House debates

Monday, 24 June 2013


Migration Amendment (Temporary Sponsored Visas) Bill 2013; Second Reading

Photo of Philip RuddockPhilip Ruddock (Berowra, Liberal Party) Share this | Hansard source

Before the member for Hindmarsh leaves the chamber might I—lament the fact that he has now gone! But I will take up the point he was making, frequently, that there are people who have skills who cannot get jobs. They do not always offer their skills where the jobs are, though, and that is one of the major difficulties we have in our society. Very often, employers who wish to engage employees, and want them if they are suitably trained and qualified, find that they are not available in the area in which they are working and they seek people from further afield—and it is more expensive and more difficult to seek people further afield.

I wonder why this matter is being progressed and I wonder why, particularly when I note the amendment moved by member for Cook, the government is continuing to press this matter. I want to take these matters up in some detail, if I may. The amendment calls for the consideration of this bill, the Migration Amendment (Temporary Sponsored Visas) Bill 2013, not to be concluded by the House until a:

1. full research report is completed by the Department of Immigration and Citizenship on the true incidence and nature of abuses and non-compliance within the 457 visa program in comparison to other programs to substantiate the requirement for the measures proposed in the bill;

2. full consultation program with industry and other stakeholders has been conducted by the Department of Immigration and Citizenship on the impacts of the measures contained in the bill; and

3. regulatory impact statement has been completed by the Government in relation to Schedule 2 of the bill relating to the proposed labour market testing regime as required by the Office of Best Practice Regulation and the statement be submitted to the Parliament."

That does not seem unreasonable to me, and yet the matter is being progressed in a period in which we shortly expect to have an election. I would expect that if this matter is being progressed on substantial grounds then the research would have been available and the matter substantiated.

I come to this matter having had an interest over a long period of time in the 457 visa regime. I was in the parliament back in 1995 when a former Labor government commissioned a gentleman whom I know well, Neville Roach, to undertake a study in relation to temporary skilled visas and what the requirement should be. He handed down a report which bears his name, the Roach report, on business temporary entry and it was accepted by the former Labor government. These visa classes were implemented following that recommendation; in fact, the Labor government at the time was strongly of the view that we needed the streamlined access to skilled temporary workers from overseas. Senator Bolkus said in the Senate when he was the minister:

The policy objective for this government is to place Australia, through our rules and regulations in this temporary migration area, in a position to benefit both now and into the future.

He went on to say:

… it is crucial that we ensure smooth movement of key personnel into and out of this country.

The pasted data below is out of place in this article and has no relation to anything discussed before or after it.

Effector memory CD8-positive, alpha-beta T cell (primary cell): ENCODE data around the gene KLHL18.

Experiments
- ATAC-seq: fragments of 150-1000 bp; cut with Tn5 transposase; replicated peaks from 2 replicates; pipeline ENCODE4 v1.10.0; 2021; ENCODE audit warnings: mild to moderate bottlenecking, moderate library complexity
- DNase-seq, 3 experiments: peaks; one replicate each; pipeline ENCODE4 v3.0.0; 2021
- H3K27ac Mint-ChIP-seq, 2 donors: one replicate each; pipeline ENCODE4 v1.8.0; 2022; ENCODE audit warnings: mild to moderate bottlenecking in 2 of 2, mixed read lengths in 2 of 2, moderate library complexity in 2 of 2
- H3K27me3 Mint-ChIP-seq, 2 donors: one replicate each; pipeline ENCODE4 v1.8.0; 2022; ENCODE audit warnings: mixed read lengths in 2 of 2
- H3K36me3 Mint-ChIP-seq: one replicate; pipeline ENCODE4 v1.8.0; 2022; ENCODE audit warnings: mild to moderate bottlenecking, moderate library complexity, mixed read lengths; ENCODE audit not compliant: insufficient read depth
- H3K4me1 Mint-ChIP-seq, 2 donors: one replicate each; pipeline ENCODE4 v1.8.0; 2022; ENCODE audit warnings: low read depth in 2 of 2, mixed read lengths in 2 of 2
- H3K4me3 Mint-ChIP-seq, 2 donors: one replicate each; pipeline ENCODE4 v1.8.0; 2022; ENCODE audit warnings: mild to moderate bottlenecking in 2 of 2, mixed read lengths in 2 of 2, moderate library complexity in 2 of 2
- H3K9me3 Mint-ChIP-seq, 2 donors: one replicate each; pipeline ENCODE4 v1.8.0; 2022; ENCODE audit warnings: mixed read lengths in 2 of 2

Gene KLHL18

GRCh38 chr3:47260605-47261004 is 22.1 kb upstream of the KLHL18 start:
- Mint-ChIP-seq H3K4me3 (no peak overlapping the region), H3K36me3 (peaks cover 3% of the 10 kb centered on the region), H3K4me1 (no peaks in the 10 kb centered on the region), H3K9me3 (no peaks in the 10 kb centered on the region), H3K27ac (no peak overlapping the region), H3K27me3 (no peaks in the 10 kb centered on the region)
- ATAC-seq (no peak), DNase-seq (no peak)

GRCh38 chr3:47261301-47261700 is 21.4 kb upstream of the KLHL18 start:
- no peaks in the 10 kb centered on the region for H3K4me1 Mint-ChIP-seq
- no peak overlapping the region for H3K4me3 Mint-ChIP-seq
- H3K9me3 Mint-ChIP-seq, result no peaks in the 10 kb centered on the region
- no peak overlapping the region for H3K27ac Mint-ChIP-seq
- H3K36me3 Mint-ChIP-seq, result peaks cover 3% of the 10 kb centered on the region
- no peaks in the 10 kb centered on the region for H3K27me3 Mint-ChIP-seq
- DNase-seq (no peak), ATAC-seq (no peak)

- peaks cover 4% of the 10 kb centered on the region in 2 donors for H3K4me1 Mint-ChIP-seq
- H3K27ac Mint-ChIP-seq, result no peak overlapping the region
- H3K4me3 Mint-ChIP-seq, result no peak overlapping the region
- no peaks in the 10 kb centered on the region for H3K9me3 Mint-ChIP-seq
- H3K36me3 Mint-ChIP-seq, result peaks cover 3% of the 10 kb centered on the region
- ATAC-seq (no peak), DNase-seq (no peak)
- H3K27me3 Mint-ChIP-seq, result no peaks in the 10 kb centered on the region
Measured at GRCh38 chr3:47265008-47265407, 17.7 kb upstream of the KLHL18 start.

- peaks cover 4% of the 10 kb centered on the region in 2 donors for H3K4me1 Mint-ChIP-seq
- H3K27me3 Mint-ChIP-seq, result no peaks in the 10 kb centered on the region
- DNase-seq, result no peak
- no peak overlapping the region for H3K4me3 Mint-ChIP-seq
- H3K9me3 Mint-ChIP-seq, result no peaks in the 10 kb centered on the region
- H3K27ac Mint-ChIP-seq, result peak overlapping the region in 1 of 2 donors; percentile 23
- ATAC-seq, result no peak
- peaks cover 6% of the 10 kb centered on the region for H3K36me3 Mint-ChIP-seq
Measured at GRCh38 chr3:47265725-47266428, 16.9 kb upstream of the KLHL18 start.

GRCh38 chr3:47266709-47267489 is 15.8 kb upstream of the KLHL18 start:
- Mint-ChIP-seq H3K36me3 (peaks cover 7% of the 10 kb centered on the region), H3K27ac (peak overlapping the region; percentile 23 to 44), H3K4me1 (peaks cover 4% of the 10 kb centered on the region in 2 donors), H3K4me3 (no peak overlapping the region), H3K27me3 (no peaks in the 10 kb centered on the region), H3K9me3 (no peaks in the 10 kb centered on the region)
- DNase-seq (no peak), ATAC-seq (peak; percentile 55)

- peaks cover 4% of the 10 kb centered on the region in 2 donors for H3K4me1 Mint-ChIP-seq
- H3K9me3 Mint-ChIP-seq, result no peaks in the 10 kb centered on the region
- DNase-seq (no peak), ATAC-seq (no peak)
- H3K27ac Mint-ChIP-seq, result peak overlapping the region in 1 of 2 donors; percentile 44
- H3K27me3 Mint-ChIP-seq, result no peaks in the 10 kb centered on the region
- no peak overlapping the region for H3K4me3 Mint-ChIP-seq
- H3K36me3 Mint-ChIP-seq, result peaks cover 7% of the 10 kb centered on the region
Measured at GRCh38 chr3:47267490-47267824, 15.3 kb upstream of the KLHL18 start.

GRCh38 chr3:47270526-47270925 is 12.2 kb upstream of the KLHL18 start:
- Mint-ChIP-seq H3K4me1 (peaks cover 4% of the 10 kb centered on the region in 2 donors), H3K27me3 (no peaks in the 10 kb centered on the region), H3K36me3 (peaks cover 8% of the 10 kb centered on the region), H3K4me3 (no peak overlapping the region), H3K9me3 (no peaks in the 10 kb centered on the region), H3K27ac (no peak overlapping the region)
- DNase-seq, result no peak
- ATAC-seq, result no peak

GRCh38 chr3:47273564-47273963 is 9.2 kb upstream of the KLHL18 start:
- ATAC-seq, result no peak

That report was accepted, they did not remain in office all that much longer, and I accepted the recommendations and implemented the report. I noted in a speech that I made in the House of Representatives in September 2006 that it was interesting that in the eight years of the operation of the new scheme resulting from that report that the then Labor opposition leader had 'no complaint' at all.

What occurred at a later point in time was that they then started to raise some issues and I might say that that prompted me to look more closely at the way in which the 457 scheme was operating at that time and whether there were really any reasons for complaint. The reality was that, in the economic circumstances of the time, there had been a substantial increase in the number of visas issued, but it has been acknowledged, even in this debate, that there is an ebb and flow in relation to these matters: the more prosperous the economy the greater the need and when there is a downturn it tends to come off. I had to say at that time that in the context of the lowest unemployment rate in 30 years, a jobs growth of 180,000 and the longest period of sustained economic growth that we had experienced in Australia, it was not unreasonable to see an increase. I made the point that the visa was demand driven; its size did not fluctuate with the strength of the economy, and I made some comments about research that had been undertaken at that time.

The research showed that the program had been highly positive in its impact on living standards of Australians and the Commonwealth and state budgets. Access Economics had done a considerable amount of work in relation to the visa class and had been able to substantiate those benefits. The sponsored temporary business workers were seen to raise the average productivity of Australian workers. They provided fiscal benefits to the Commonwealth, state and territory budgets. The intake of about 37,100 persons a year—that is, 22,000 principal applicants and their dependants—provided benefits to the standard of living of existing Australian residents of $43 per year. So we can see that this class of visas benefited Australia generally, and I think that is the point that needed to be made. It had brought people to Australia with skills that we needed. The primary resource countries then were the United Kingdom, India and South Africa. Managers, professionals and associate professionals were the largest users of the 457 class and registered nurses were the largest denominated occupation at that time.